By the Numbers: 7 Reasons to Reach for Washington State Wines

Benches Vineyard. Photo courtesy of Washington State Wine

Washington State is the second largest wine region in the United States. Its wines are enjoyed in more than 100 countries around the world. The Emerald State cultivates 70 grape varieties within 16 diverse AVAs, and is home to 1,000+ growers across 60,000 planted acres. Its climate is perfect for growing grapes; Washington shares the same latitude as other famous wine regions in Europe - 46 ° North – a sweet spot for grape growing due to the amount of sunlight, about 17 hours per day. Couple this with cool nights that help maintain the natural acidity of grapes and you’ve got a grape growing haven – or heaven! Here are 7 more reasons to validate your Washington State Wines vinous purchase:

1)    Rise of Rhone: That 46th parallel latitude means that Rhone varieties thrive across Washington’s AVAs. Its northern latitude and long growing season combine for geography and climate that deliver a perfect balance of New World fruit with Old World structure. Washington winemakers are producing remarkable wines with Rhône-style grapes including Syrah, Grenache, and Mourvèdre.

Photo: Fran Miller

2)    Lesser Known Grape Varieties: The same factors that allow familiar varieties to flourish also make it possible for Washington winemakers to stretch their creative wings and experiment with lesser-known varieties. The 16 unique AVAs provide growing conditions to allow different grapes to flourish in different climates, and the world-class Washington State University Wine Science Center provides grape growers and winemakers with cutting edge tools and information to make best in class wines.

3)    Youth is on Their Side: The identity, the culture, and the community of Washington Wine might be younger than other regions, but that youthfulness is an advantage when it comes to moving the needle. Washington is proud to have a diverse, and inclusive wine industry, from harvest to winery crews, and they always excited to shine a light on those who are leading by example and setting new standards for inclusivity and accessibility.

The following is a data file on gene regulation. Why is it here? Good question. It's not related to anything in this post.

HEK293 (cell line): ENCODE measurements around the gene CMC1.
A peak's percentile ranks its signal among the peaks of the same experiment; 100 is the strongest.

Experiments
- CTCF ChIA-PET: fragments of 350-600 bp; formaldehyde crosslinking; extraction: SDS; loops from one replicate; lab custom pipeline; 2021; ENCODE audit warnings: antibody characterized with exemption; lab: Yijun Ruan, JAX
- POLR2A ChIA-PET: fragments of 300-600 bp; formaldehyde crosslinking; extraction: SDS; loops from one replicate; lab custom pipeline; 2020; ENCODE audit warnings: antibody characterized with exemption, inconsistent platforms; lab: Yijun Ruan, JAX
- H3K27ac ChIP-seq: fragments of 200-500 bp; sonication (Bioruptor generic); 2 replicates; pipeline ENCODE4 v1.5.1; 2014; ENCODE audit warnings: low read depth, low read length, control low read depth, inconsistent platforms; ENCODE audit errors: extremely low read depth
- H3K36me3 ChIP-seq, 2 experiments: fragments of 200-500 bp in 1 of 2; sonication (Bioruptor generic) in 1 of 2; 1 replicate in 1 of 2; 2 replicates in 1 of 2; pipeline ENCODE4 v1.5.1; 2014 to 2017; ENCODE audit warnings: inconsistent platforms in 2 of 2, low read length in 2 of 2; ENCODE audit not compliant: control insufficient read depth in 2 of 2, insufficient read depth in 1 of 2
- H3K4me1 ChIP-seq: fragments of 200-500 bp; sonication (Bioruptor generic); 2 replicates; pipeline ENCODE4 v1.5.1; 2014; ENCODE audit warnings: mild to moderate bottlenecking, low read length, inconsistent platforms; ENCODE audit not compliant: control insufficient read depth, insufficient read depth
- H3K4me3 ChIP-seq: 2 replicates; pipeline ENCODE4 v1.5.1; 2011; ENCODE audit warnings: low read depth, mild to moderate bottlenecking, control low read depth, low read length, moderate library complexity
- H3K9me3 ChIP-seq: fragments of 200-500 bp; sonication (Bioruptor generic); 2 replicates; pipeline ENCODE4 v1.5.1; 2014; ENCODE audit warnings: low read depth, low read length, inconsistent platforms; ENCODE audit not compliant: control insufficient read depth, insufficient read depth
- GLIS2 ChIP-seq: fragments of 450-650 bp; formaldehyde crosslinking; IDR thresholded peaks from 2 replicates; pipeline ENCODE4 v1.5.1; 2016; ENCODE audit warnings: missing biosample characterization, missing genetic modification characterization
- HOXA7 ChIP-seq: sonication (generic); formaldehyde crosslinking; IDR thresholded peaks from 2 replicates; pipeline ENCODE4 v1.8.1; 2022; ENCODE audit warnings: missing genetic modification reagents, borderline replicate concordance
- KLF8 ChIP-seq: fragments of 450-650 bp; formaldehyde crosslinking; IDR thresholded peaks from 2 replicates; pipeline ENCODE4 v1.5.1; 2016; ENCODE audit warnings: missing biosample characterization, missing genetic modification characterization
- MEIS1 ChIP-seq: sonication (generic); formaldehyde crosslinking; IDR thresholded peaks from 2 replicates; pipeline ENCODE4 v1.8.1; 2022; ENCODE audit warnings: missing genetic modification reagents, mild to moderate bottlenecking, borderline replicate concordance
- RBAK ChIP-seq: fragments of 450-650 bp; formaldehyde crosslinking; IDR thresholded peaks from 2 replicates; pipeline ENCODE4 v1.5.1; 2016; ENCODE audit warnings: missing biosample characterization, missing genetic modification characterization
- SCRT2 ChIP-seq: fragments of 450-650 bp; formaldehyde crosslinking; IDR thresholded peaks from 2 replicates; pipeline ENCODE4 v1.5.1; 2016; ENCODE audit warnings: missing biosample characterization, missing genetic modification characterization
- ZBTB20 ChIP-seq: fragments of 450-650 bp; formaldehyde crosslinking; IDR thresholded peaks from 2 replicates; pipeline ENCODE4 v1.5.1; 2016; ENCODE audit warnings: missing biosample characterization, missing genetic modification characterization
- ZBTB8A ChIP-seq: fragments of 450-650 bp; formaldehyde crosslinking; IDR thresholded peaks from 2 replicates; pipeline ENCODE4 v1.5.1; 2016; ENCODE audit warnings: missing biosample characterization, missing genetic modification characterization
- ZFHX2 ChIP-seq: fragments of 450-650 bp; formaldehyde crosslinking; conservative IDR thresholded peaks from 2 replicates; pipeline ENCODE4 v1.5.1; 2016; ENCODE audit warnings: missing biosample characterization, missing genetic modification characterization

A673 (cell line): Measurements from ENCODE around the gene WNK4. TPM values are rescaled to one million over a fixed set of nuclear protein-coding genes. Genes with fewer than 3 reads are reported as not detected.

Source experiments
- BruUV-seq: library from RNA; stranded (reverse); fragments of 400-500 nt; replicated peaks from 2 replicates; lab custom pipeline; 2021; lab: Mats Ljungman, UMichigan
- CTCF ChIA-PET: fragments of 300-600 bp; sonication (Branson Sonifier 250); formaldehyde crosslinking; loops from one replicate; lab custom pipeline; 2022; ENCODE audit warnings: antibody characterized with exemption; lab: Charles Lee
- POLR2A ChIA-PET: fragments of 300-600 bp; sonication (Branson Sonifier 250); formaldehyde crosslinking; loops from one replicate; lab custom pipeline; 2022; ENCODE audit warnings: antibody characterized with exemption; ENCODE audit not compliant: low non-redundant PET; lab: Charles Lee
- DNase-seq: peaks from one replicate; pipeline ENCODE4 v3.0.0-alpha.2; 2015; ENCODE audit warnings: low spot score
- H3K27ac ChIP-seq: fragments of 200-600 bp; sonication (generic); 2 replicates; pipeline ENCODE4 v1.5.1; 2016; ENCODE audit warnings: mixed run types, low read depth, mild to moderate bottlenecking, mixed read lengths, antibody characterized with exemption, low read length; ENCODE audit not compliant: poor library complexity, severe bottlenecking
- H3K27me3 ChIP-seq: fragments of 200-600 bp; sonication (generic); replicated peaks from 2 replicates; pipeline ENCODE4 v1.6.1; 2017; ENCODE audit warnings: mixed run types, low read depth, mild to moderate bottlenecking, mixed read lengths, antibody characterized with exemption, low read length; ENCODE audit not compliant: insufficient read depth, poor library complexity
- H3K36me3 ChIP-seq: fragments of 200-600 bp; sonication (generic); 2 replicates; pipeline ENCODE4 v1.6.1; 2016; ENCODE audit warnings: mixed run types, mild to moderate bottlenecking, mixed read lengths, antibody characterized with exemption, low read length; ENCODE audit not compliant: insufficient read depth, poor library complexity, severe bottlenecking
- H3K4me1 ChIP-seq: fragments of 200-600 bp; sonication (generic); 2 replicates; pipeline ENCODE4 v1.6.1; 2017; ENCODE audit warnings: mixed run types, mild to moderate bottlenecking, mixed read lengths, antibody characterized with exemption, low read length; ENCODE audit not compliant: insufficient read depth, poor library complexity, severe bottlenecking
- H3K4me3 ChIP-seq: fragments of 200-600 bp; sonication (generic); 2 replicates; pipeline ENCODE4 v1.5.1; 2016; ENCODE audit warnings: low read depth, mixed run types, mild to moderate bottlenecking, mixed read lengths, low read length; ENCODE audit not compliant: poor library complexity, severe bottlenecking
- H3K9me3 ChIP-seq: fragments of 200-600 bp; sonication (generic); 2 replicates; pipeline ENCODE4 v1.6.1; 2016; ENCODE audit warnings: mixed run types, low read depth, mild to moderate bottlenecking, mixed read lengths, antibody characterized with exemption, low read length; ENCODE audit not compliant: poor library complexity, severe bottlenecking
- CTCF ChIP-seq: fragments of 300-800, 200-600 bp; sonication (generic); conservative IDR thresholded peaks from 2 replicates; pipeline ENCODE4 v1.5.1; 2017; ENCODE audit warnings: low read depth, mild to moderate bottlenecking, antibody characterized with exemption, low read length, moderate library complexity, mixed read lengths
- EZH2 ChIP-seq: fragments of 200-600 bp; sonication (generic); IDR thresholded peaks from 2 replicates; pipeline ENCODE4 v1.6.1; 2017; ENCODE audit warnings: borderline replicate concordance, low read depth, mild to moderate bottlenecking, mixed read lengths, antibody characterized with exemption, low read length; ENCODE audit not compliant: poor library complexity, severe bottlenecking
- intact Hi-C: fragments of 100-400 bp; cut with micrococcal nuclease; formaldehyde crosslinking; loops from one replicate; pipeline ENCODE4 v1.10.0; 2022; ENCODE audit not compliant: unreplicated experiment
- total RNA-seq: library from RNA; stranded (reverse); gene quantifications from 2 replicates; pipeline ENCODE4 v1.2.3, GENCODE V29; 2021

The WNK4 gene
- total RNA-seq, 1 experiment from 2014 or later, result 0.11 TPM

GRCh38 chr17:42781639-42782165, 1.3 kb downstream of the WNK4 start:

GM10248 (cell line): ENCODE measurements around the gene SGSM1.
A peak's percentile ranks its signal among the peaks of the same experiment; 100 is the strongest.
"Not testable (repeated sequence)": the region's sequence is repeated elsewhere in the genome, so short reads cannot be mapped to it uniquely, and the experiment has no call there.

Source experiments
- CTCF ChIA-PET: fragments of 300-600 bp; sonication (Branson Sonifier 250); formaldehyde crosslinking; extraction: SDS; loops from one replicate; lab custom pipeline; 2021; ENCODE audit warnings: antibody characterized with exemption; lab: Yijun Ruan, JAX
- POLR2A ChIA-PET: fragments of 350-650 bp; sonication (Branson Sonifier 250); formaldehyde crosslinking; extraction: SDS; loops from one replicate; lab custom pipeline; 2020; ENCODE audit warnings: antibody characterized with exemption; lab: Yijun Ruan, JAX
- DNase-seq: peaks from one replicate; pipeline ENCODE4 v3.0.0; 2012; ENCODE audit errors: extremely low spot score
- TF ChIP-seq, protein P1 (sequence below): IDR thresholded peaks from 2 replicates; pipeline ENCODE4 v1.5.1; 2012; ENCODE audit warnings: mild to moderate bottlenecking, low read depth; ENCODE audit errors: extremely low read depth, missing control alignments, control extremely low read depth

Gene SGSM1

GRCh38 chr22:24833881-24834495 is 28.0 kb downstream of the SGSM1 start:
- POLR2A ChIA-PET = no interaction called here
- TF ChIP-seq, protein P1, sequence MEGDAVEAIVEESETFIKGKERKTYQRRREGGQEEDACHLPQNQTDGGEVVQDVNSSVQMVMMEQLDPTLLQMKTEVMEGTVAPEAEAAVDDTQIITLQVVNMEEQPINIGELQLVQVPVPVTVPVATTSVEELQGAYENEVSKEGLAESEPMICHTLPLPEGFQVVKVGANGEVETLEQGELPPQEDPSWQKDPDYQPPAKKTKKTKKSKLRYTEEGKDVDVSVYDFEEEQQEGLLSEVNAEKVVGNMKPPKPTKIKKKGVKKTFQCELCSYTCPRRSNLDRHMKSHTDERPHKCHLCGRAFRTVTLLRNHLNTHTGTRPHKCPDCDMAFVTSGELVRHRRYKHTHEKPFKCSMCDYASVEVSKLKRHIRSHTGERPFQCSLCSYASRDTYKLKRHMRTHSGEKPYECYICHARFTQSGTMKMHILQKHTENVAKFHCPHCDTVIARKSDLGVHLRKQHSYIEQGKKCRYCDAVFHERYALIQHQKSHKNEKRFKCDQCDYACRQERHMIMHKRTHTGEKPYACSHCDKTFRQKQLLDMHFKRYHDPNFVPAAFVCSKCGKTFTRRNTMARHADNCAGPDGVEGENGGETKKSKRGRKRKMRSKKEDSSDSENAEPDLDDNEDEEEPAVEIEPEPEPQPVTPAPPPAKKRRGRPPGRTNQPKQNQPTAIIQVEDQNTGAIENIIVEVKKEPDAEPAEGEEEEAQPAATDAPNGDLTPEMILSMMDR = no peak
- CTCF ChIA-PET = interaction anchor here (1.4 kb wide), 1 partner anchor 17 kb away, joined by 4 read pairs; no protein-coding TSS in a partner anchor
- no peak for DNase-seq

Special Tasting at Figgins Estate Vineyard. Photo courtesy of Washington State Wine

4)    Cabernet is King: Washington’s grape ratio is about 36% white to 64% percent red. Cabernet Sauvignon has been Washington’s top planted variety year after year, and in 2019 represented more than a quarter of the total grapes harvested. The king of the red grapes grows magnificently in Washington. The heady, fruity character of this complex grape develops slowly. In its youth, the wine appears more subtle and restrained than Washington Merlots. Its character can emerge as black currants, cherry, berry, chocolate, leather, mint, herbs, bell pepper or any combination of these. This wine ages beautifully. Many of the state’s vintners employ traditional blending practices.

5)    Chardonnay Shines: Washington Chardonnay is one of the best manifestations of the state’s winemaking efforts. While the variety is noted in many other regions as a rich and powerful wine, Washington Chardonnays are often distinctively crisp and delicate, like fresh apples. Oak is often used with a lighter touch, showing off the varietal character. Also, some wineries use secondary malolactic fermentation to add rich vanillin and buttery nuances. In 2019, Chardonnay marked the largest produced white variety coming in with more than 33,000 tons, or nearly half of all white grapes harvested. 

Arbor Crest Wine Cellars. Photo courtesy of Washington State Wine

6)    Sustainability: Washington wine is sustainable by nature. Insects, fungal diseases, and weeds just don’t flourish there like they do in other regions. The climate and viticultural practices help keep pest populations manageable. Sustainability includes a broad set of science-based practices developed for local conditions and vineyards and winery scale. Objectives include natural resources, watershed protection, soil health, low input farming, employee and community stewardship and climate resiliency. Sustainable practices translate into environmental stewardship, social equity, and economic viability.

7)    Radical Winemaking: In Washington, it’s not only acceptable to experiment with wine-growing and winemaking, it’s encouraged. Washington pushes the boundaries of what is possible. This is the place where winemakers and growers can try new techniques, work collaboratively, think differently. Some may call it winemaking on the edge, but they call it the Washington way.


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